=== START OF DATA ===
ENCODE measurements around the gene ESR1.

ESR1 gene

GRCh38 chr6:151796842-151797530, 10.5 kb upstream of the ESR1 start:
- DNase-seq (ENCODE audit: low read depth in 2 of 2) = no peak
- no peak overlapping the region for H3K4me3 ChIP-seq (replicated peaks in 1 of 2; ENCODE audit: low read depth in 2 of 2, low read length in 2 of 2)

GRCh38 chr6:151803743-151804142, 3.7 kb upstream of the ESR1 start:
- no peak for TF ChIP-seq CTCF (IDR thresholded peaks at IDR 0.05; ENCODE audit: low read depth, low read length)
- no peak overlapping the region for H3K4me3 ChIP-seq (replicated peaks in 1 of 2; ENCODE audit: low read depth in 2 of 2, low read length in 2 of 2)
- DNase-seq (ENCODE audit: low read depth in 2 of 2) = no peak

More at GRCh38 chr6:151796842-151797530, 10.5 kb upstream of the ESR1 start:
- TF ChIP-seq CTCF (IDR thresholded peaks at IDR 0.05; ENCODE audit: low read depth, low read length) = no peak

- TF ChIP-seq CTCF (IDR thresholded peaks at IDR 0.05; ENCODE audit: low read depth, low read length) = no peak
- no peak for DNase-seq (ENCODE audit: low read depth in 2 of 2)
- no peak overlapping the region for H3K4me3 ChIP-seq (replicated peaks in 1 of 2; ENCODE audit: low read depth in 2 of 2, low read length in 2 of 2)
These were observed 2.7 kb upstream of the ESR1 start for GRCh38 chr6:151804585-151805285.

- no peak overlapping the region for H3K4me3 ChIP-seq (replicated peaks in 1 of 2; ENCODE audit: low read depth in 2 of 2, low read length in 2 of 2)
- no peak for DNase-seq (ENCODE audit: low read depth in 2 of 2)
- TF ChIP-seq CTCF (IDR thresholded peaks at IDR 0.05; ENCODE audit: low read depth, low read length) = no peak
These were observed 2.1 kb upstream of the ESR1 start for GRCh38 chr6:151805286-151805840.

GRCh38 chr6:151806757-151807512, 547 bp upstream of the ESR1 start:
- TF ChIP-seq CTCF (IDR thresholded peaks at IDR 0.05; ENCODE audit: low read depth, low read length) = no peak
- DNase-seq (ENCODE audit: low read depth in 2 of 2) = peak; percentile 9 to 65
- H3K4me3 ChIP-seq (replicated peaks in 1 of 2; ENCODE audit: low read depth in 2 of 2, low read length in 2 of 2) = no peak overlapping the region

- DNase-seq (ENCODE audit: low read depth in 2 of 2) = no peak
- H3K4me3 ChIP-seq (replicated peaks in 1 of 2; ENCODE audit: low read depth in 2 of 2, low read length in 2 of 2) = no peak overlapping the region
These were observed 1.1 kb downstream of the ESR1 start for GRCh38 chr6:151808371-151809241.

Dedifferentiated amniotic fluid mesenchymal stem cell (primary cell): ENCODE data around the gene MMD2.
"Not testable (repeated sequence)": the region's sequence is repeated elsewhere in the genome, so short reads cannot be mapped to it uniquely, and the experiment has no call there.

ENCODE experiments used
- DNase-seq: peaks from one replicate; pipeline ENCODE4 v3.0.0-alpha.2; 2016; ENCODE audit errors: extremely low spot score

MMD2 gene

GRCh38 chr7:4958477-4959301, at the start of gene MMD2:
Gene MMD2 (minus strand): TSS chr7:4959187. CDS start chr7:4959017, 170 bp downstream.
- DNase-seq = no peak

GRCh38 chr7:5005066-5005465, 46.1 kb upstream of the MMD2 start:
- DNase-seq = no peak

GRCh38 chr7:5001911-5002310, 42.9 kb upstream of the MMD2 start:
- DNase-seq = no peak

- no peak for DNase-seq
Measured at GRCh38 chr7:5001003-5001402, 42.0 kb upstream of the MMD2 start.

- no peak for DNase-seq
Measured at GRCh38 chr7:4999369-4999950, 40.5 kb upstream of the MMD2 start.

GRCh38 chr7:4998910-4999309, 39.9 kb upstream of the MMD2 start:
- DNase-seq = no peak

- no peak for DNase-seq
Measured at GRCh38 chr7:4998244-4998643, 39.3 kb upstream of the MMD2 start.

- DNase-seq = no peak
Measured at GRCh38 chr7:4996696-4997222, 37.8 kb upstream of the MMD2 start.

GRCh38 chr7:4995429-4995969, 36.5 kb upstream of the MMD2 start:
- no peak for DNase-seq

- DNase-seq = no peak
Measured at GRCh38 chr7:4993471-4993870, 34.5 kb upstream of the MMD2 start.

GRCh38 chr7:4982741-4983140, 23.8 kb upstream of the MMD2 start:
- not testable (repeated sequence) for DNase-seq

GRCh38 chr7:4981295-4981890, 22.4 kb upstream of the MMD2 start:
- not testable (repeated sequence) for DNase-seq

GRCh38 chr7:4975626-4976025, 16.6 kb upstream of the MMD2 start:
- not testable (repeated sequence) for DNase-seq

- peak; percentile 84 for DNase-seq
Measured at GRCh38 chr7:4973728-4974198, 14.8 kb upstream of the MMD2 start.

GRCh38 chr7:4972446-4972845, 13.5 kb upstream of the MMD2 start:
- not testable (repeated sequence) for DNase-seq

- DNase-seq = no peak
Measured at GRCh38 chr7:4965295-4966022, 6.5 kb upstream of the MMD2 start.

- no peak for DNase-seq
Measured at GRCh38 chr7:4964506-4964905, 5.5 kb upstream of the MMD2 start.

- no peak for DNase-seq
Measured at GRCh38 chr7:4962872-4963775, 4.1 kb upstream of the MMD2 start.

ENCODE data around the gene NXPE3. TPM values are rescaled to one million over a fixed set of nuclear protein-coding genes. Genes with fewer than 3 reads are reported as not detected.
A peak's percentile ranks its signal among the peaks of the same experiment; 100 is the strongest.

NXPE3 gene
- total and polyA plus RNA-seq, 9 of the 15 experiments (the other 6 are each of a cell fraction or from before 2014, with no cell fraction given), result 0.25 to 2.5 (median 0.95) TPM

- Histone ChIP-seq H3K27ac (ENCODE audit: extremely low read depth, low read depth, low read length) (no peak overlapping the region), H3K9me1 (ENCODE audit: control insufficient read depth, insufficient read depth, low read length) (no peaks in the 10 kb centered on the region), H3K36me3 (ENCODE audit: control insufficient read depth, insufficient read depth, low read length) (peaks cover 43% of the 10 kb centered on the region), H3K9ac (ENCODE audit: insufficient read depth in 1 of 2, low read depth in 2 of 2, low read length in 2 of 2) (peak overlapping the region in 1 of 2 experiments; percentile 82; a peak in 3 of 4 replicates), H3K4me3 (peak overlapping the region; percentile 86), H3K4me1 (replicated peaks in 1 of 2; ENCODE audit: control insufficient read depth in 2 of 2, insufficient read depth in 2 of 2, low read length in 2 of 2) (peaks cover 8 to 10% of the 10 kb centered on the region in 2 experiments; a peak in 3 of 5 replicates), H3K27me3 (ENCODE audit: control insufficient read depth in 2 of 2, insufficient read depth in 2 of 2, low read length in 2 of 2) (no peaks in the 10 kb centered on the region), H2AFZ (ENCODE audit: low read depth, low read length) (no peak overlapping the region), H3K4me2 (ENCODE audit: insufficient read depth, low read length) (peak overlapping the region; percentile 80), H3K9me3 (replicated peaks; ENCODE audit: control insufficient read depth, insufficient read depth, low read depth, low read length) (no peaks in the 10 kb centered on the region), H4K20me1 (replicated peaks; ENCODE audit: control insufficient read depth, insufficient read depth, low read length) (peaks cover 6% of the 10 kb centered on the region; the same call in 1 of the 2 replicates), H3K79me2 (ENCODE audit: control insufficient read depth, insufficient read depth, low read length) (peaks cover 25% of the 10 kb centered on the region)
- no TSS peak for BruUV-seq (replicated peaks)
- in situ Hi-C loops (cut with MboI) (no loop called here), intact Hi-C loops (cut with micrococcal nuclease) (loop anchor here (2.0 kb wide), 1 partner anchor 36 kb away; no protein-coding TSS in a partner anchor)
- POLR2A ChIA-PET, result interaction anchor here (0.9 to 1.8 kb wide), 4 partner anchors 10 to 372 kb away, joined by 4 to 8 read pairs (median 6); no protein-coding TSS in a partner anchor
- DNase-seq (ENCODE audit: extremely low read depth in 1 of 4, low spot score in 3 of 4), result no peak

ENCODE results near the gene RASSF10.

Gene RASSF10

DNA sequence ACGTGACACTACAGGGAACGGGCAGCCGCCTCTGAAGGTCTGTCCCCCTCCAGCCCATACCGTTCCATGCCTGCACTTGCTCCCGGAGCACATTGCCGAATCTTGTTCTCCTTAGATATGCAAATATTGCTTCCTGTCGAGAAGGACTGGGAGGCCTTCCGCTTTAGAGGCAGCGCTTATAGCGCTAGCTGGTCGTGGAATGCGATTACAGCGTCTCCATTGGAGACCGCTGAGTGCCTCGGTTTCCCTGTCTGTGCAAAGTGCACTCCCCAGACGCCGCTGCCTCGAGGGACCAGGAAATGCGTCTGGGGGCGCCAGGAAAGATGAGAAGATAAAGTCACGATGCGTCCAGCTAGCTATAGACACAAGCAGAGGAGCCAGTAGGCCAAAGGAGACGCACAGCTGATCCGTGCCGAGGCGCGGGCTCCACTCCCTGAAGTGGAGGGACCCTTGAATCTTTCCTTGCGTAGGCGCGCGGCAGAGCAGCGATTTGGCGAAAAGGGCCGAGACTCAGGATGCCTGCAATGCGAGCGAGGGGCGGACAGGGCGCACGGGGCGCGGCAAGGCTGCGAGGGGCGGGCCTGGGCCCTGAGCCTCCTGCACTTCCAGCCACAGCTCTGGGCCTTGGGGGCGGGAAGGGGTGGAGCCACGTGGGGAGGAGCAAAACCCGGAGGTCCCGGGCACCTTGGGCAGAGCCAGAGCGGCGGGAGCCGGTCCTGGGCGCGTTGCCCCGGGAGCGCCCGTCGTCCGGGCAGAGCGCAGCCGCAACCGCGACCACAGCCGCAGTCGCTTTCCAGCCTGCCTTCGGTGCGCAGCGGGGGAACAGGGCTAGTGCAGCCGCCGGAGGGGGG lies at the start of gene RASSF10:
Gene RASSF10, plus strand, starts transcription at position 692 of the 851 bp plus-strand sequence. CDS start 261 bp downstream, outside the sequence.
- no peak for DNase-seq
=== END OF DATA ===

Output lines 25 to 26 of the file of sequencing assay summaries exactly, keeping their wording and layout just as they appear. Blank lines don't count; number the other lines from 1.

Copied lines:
- H3K4me3 ChIP-seq (replicated peaks in 1 of 2; ENCODE audit: low read depth in 2 of 2, low read length in 2 of 2) = no peak overlapping the region
These were observed 1.1 kb downstream of the ESR1 start for GRCh38 chr6:151808371-151809241.